Can You Use a Snorkel in a Swimming Pool?

Have you seen people snorkeling at the beach, or went snorkeling yourself, and wondered: “This is pretty fun, can I also do this in a swimming pool?” After all, it’s kind of awesome being able to keep your face submerged underwater for so long, so why not do it in a pool setting?

Whether snorkels are permitted or not  depends on the specific swimming pool and its rules. Some pools may allow snorkels for lap swimming, while others may prohibit them for safety or hygiene reasons. You will need to look up the rules or talk to the pool staff to see if it’s allowed at your local pool.

In this article, we will go over how a swim snorkel might be used in a swimming pool, what are the best practices and risks you need to be aware of, and the differences between snorkeling in outdoor bodies of water vs. at a pool. Let’s dive in.

Can you use a snorkel in a swimming pool?

You may be able to use a snorkel in a swimming pool. Many swimmers and triathletes use snorkels as a training tool in the pool to improve their swimming technique, body position, or to work on specific breathing exercises. A short adjustment period may be necessary to familiarize yourself with how to use a swim snorkel, and to ensure that it fits well to avoid any water ingress.

Is it safe to use a snorkel in a swimming pool?

Generally, it is safe to use a snorkel in a swimming pool, provided you follow some safety guidelines:

  1. Familiarity: Make sure you are familiar with how the snorkel works and practice using it in shallow water first. Choking on water and panicking is the last thing you want to do.
  2. Fit: Ensure that the snorkel fits well to avoid any discomfort or unexpected water ingress.
  3. Awareness: Always be aware of other swimmers and avoid collisions.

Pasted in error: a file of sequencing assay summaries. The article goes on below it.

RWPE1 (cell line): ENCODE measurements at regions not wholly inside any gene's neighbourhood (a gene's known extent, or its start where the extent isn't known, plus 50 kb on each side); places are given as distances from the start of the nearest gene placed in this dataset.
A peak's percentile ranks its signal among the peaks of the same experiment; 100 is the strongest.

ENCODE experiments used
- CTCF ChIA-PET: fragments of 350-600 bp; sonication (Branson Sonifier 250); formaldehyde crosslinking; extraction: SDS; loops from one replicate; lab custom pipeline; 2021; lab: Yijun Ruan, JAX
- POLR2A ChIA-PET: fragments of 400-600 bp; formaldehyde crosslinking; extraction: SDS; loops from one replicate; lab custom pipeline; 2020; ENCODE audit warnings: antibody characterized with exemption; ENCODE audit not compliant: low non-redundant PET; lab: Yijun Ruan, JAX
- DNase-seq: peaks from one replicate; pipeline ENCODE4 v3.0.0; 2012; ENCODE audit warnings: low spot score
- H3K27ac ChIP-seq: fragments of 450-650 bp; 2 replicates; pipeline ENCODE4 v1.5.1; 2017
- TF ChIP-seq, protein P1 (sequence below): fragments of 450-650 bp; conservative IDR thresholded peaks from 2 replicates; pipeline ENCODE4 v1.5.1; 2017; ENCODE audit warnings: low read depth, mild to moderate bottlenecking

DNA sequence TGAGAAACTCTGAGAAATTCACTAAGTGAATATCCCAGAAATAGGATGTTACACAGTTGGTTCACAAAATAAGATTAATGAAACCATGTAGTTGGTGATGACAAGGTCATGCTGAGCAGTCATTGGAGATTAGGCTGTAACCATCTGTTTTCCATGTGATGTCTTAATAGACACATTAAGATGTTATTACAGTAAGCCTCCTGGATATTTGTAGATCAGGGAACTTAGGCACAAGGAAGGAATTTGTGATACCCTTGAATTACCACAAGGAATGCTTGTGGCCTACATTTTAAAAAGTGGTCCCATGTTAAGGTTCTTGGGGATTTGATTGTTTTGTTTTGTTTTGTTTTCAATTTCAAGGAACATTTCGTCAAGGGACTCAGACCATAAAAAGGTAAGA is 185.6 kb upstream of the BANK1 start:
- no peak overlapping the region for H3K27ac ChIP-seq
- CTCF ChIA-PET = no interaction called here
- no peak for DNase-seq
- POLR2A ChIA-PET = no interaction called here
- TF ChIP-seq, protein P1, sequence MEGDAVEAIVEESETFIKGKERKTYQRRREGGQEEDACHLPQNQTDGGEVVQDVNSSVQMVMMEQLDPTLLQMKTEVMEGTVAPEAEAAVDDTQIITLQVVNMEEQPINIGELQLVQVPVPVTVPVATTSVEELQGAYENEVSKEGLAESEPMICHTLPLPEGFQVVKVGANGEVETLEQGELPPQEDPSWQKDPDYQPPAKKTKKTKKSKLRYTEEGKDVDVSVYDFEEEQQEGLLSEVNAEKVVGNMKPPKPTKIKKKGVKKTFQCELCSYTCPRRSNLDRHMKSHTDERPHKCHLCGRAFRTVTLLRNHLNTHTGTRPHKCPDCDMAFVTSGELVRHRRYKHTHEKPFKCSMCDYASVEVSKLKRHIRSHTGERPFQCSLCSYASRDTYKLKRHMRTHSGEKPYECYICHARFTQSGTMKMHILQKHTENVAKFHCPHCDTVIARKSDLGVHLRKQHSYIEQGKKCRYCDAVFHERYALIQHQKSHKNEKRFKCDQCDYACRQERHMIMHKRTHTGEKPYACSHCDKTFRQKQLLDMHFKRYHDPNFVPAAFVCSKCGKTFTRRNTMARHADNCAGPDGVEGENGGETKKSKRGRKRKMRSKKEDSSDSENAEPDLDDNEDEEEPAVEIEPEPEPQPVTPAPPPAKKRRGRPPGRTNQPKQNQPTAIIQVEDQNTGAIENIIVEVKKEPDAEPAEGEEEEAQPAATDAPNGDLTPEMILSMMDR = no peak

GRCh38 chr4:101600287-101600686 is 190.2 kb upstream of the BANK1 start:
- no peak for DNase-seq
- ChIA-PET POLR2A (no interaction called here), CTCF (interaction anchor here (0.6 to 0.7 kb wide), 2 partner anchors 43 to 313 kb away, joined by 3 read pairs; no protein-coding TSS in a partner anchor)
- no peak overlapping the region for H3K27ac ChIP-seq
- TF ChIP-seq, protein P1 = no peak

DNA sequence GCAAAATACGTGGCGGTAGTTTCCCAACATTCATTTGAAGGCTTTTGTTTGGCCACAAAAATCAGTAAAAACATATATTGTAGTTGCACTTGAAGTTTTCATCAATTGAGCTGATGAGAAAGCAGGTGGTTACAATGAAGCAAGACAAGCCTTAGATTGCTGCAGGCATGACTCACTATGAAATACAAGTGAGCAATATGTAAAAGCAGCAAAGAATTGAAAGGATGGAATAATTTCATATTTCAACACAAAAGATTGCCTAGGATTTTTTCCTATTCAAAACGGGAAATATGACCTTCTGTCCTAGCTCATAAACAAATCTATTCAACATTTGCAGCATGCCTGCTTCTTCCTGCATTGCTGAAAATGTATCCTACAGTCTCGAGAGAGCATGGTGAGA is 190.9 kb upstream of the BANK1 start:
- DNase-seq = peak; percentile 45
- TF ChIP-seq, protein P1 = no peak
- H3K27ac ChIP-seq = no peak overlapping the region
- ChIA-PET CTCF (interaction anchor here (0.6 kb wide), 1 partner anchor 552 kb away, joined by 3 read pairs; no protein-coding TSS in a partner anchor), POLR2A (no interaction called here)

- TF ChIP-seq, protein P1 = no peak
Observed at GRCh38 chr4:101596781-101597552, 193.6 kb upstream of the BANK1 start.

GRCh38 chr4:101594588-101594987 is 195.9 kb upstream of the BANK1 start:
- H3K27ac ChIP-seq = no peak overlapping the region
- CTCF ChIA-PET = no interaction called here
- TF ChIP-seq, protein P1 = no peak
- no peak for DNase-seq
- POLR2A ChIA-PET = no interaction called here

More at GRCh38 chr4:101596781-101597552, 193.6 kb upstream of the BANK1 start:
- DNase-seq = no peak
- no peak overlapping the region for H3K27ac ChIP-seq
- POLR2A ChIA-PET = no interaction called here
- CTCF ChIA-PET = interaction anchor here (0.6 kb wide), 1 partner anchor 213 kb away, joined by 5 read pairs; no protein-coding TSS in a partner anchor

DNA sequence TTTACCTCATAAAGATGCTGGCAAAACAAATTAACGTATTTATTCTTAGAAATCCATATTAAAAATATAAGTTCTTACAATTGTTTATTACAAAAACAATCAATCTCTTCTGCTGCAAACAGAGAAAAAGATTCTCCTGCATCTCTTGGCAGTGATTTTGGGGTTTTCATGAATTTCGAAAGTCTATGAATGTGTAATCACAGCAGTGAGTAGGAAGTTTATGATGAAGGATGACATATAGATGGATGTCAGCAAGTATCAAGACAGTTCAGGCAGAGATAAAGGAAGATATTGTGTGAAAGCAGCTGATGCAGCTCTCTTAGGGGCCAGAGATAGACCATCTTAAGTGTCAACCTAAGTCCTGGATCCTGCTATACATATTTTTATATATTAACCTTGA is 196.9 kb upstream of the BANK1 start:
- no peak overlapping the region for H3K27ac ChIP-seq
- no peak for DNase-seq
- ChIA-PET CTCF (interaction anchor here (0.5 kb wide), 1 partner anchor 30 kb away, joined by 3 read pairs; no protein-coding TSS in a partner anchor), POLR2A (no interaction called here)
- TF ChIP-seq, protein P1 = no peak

4. Supervision: Children or novice swimmers should be supervised when using a snorkel in a pool.
  5. Check Pool Rules: Some pools may have regulations about using snorkels or other equipment. Always check the pool’s rules or ask the lifeguard beforehand.

Why would someone want to use a snorkel in a pool?

There are several reasons someone might want to use a snorkel in a pool:

  1. Technique Focus: Using a snorkel allows swimmers to focus on their stroke technique without having to turn their heads to breathe, leading to improved efficiency.
  2. Body Positioning: With a snorkel, swimmers can concentrate on maintaining a streamlined body position in the water.
  3. Breathing Exercises: Snorkels can be used to practice controlled breathing and increase lung capacity.
  4. Endurance Training: Triathletes and swimmers might use snorkels to simulate the breathing constraints they might experience during competitions.
  5. Recreation: Some people might use snorkels recreationally to experience what it’s like not having to surface for breath.

How is using a snorkel in a pool different from using it in the ocean or a lake?

Using a snorkel in a pool differs from using it in the ocean or a lake in several ways:

  1. Environment Stability: Pools generally have calm and predictable waters, whereas oceans and lakes can have currents, waves, and varying depths, which can affect how enjoyable and safe the experience is.
  2. Visibility: Pools, especially indoor ones, have clear water, making visibility straightforward. In contrast, oceans and lakes can have varying visibility depending on the weather, location, and other natural factors.
  3. Safety: In a pool, help is generally closer at hand in the form of lifeguards or other swimmers. In open waters, there might be a greater distance to safety.
  4. Purpose: In pools, snorkels are often used for training and technique. In the ocean or a lake, snorkels are typically used for exploring marine life and underwater landscapes.
  5. Water Quality: Pools contain chlorinated water, which can affect the materials of the snorkel over time. Natural bodies of water have varying salinity and might contain microorganisms.

How do I keep my snorkel from getting water inside while in a pool?

To prevent water from getting inside your snorkel while in a pool:

  1. Proper Fit: Ensure your snorkel mouthpiece fits securely in your mouth, and the snorkel’s clip is securely attached to your mask or goggles.
  2. Purge Valve: Some snorkels come with a purge valve at the bottom, which allows water to be easily expelled from the snorkel when you exhale. Familiarize yourself with this feature if your snorkel has it.
  3. Stay Upright: Ensure that the snorkel’s top remains above water. If you’re diving or ducking underwater, water will enter the snorkel.
  4. Clearing Technique: If water does enter the snorkel, you can clear it by forcefully exhaling through the snorkel when you surface. This will push out any water.